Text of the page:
3. Being so close to so many historical places. Poland is filled with history: Numerous castles, some of the oldest churches in Europe, even Auswitz concentration camp.

4. Baked Perogie's- generally speaking I really don't care for cabbage or any Polish food, but baked perogie's and drogdufka will always have a special place in my heart.

5. The buildings. Where I live in Poland wasn't too destroyed during wwII so there are still a ton of old buildings apart from the old soviet blocks. I love walking the dog and looking at the architecture and finding the occasional bullet hole.

6. The old town square during the summer and sometimes the winter. It's always so full of people and during the summer you can eat outside and listen to the clock and the random street performers.

I have more things I like about this place, but I've got to go to class. So until next time, I'll be here trying to stay positive!

Friday, May 10, 2013

Passing Scores

.Long story short, for most of our classes we have to take NBME's which either factor into or count as our final grades. For those of you who don't know what an NBME is, it's basically like a mini version of the USMLE to help make sure that we're on par with American standards.

Recently, my year took the pharmacology, pathology, and physiology NBME's. The pass score is always a 36 and has been for all of our other classes in which these were required. They use 36 as a base line and curve our numerical score based on how everyone did as a whole- only one of these classes has an exception where the pass is 40. So on our scale which is 1-5 a 3 (= 36 on the NBME) is passing and a 5 is like totally amazing. Usually our class has a high of around 70-ish and a low of about 16 with an average somewhere in the mid to low 40's.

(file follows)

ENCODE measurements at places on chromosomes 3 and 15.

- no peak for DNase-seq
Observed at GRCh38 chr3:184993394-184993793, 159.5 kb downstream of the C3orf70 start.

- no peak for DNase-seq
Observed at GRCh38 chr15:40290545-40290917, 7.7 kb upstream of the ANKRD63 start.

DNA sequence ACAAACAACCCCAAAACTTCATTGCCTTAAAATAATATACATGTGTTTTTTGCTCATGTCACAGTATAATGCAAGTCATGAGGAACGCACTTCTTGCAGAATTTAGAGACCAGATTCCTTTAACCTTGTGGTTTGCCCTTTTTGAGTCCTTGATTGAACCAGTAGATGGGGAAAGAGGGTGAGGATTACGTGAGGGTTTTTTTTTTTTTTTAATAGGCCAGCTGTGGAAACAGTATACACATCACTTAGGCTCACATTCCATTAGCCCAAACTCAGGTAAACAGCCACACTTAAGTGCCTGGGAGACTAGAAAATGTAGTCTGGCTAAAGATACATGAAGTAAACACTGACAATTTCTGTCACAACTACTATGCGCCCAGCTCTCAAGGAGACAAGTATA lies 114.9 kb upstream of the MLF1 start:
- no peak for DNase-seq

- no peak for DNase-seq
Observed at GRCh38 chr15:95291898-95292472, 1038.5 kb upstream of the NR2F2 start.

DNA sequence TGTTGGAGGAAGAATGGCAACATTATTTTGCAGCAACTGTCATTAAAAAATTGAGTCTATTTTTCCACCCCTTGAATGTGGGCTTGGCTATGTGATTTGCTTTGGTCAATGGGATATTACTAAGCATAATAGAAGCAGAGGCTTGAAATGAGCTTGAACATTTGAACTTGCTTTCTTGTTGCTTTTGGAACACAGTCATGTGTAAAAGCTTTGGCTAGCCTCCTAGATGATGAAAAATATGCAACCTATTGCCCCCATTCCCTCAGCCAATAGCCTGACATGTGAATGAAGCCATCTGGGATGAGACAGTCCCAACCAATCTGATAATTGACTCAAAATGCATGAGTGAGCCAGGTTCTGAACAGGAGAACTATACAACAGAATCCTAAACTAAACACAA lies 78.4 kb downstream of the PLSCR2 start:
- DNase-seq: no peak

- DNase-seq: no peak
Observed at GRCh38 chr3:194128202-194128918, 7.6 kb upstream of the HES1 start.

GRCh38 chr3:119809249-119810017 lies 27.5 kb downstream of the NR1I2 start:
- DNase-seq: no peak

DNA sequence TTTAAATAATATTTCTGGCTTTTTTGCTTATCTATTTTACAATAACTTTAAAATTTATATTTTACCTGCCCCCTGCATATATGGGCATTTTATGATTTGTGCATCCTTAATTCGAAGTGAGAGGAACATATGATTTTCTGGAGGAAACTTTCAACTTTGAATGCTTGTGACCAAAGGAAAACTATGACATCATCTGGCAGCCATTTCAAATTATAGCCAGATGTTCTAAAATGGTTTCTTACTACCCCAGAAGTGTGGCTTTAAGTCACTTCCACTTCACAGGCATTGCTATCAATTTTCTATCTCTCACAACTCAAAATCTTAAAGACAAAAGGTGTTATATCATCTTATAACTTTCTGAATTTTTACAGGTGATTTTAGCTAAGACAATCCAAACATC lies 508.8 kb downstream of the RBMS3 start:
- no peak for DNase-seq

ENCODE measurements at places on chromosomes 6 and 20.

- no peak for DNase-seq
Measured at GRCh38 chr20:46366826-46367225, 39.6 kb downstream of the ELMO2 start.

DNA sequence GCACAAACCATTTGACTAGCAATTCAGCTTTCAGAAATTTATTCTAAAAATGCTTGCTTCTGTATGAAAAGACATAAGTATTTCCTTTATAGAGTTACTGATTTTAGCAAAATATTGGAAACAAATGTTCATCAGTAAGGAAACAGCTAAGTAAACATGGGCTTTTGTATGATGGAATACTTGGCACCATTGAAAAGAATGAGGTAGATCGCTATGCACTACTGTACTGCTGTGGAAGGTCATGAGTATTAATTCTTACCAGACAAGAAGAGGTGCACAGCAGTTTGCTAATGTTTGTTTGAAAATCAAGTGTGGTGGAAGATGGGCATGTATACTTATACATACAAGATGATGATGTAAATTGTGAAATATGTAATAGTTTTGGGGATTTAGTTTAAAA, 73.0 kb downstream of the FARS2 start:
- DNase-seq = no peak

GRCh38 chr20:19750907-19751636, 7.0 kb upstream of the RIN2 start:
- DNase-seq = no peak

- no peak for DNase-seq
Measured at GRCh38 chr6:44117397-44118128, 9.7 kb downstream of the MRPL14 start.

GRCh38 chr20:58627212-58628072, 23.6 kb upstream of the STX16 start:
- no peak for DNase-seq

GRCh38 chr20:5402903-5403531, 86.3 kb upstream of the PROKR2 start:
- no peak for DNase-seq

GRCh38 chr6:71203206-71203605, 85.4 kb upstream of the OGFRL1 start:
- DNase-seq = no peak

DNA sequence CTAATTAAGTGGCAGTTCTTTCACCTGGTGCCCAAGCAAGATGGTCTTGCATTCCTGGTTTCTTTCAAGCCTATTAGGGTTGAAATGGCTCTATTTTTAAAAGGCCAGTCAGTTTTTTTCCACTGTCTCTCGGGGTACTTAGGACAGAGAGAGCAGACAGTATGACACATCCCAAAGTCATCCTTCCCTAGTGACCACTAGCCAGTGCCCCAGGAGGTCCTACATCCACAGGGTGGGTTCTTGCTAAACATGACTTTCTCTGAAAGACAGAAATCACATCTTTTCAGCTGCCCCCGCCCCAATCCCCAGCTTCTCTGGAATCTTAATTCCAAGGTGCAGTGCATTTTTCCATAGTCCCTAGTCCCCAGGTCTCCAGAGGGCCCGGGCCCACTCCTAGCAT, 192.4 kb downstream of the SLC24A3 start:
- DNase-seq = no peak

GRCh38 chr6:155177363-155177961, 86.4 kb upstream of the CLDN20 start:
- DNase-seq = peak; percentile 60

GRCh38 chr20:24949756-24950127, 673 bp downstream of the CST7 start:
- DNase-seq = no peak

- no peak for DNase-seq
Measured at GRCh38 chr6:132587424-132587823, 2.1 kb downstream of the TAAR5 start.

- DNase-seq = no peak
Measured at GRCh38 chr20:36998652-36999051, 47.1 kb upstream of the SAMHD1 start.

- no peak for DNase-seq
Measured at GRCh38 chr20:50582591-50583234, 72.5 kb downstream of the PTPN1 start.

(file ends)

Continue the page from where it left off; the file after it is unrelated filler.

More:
Rewind to a few weeks ago, we took one of the NBME's with the 3rd years in the 6 year program. It was the same test, with the same requirements. We all have to pass this particular class and achieve passing scores to take the USMLE at the end of this summer. So when we got the scores back for one of the NBME's those who scored below a 40 were disappointed because had it been another class they would have passed, with no problem because usually they only need a 36.

While discussing this with the 6 year program who we took the exam with, my classmates discovered that their pass mark had been lowered to the normal 36, but our class still had the pass mark of 40.

Not that it affects me or anything but I find this kind of stupid.  It's was the same test, we were taught by the same people, and the requirement to pass this course to take the USMLE are the same- so why was the pass mark lowered for them and not for our class? Shouldn't they be made to live up to the same high expectations as the rest of us, especially seeing as they have way more breaks and time to prepare than we do? Better yet, how is this class 'better' than the others, aren't they all equally important in preparing for the step?

Is it just me or does this not make any sense?